public SemaphoreProducerConsumer (int bufferSize, int totalNumberOfValues)
        : base(bufferSize, totalNumberOfValues)
    {
    }

    public void ProduceAll()
    {
        ...
    }

    public void ConsumeAll()
    {
        ...
    }
}

The main method of your program then would be:

static const int BuffSize = 10;
static const int ValuesToProduce = 95;

static void Main(string[] args)
{
    var producerConsumer = new BusyWaitingProducerConsumer(BuffSize, ValuesToProduce);
    Thread p = new Thread(new ThreadStart(producerConsumer.Produce));
    Thread c = new Thread(new ThreadStart(producerConsumer.Consume));
    p.Start();
    c.Start();
}

And you can easily swap out the concrete implementation you want to test with without having to change or comment out a lot of code.

Bugs

Your busy-waiting implementation is broken in that you will need to at least call Interlocked.Increment and Interlocked.Decrement on avail because ++ and -- are not atomic operations - they consist of a read, an increment/decrement and a store. For example if avail is 1 and avail++ and avail-- are executed on two different threads simultaneously then the end result could be 0, 1 or 2.

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  • \$\begingroup\$ @hosch250 Fields have to be static if you want to access them from static methods. Chris is suggesting that you make the methods and fields non-static. \$\endgroup\$ – svick Nov 11 '14 at 16:25
  • \$\begingroup\$ @hosch250 To use non-static methods, you need an instance. Try var p = new Thread(new Program().produce));, or var program = new Program(); var p = new Thread(program.produce);. \$\endgroup\$ – svick Nov 11 '14 at 23:20
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static int avail = 0;

...

while (avail == buffSize) { };

...

avail++;

You can't just access the same field from multiple threads at the same time and assume it will work correctly.

As already pointed out by ChrisWue, incrementing a value is not an atomic operation, and you could fix that by using Interlocked.Increment() instead.

Another problem is that when you're reading the value of avail in a loop, the compiler is allowed to notice that the field doesn't change on this thread and optimize the repeated checks into something like:

bool condition = avail == buffSize;
while (condition) { }

This is especially problematic, because the compiler might make this optimization only in the Release build, so it the issue won't show while you're debugging.

To fix this, you would need to mark avail as volatile, which (among other things) disallows that optimization.

But all of this is pretty hard to get right. The safe way to access shared state (especially if you're just starting with multi-threaded programming) is to use a lock whenever you're accessing the shared field.

The disadvantage of this approach is that locks can be relatively slow.


isEmpty.Release(1);

You don't need to specify that you want to release the semaphone once, that's the default:

isEmpty.Release();

Also, consider using SemaphoreSlim instead of Semaphore. It's a newer and faster version of the same concept.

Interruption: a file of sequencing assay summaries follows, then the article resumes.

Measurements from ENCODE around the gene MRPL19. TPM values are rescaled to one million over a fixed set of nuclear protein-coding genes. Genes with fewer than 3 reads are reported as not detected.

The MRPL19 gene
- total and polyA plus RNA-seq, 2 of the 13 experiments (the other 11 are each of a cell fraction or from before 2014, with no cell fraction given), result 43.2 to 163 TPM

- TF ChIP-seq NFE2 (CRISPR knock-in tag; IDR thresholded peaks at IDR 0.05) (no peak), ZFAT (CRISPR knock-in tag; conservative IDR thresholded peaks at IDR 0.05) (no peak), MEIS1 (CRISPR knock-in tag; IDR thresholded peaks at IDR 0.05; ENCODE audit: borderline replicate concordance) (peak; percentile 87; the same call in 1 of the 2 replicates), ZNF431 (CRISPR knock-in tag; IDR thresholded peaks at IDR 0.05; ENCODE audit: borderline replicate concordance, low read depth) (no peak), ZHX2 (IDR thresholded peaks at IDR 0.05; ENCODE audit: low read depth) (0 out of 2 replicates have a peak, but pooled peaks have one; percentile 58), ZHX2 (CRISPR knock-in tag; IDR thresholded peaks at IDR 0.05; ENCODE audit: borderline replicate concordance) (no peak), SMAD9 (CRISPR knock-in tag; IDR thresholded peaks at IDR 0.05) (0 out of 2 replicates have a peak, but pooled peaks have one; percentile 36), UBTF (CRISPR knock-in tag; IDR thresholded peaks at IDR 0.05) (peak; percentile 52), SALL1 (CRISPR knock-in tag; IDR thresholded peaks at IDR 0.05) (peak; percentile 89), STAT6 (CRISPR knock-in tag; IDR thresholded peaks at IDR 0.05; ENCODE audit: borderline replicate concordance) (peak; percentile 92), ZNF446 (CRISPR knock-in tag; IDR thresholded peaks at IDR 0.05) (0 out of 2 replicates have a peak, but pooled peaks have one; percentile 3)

Monitor.Enter(isFull);
Monitor.Wait(isFull);
Monitor.Exit(isFull);

C# has a special syntax for to write the Enter-Exit pair for Monitor:

lock (isFull)
{
    Monitor.Wait(isFull);
}

The advantage of this is that it handles exceptions: if the code inside the lock throws, the lock won't stay locked, stalling your code. (Though some consider this behavior dangerous: if your code throws, it means the data can be in an invalid state and letting another thread in could cause even more damage.)


You should decide whether to spell out private always or never, to stay consistent.

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1
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Hand implementing this scenario is good education, and certainly worthwhile. That said, it's also good to realize that this is a solved problem - in particular the BlockingCollection type does many of the hard parts for you. I happened to have just put together a solution using that, so I thought I would offer it up as another alternative.

This is a simplified copy/paste from my code, so it doesn't do exactly what yours does.

//The work item queue that sits between the producer and the consumer
var blockingCollection = new BlockingCollection<int>();

var producerTask = Task.Run(() => {
    try{
        foreach(var i in Enumerable.Range(0, 10000)){
            blockingCollection.Add(i);
            Console.Out.WriteLine("Produced " + i);
        }
    } finally {
        //the try/finally is overkill in this particular case, but a good general practice to prevent hangs

        //signal the consumer that we're done
        blockingCollection.CompleteAdding(); 
    }
});

var consumerTask = Task.Run(() => {
    foreach (var i in blockingCollection.GetConsumingEnumerable()){
        Console.Out.WriteLine("Consumed " + i);
    }
});

producerTask.Wait();
consumerTask.Wait();

and here's a DotNetFiddle of it.

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  • \$\begingroup\$ True, but you already have pretty good reviews of it. If you want to be pedantic about it, a reasonable review is "don't do that, use BlockingCollection" instead. \$\endgroup\$ – breischl Nov 13 '14 at 19:54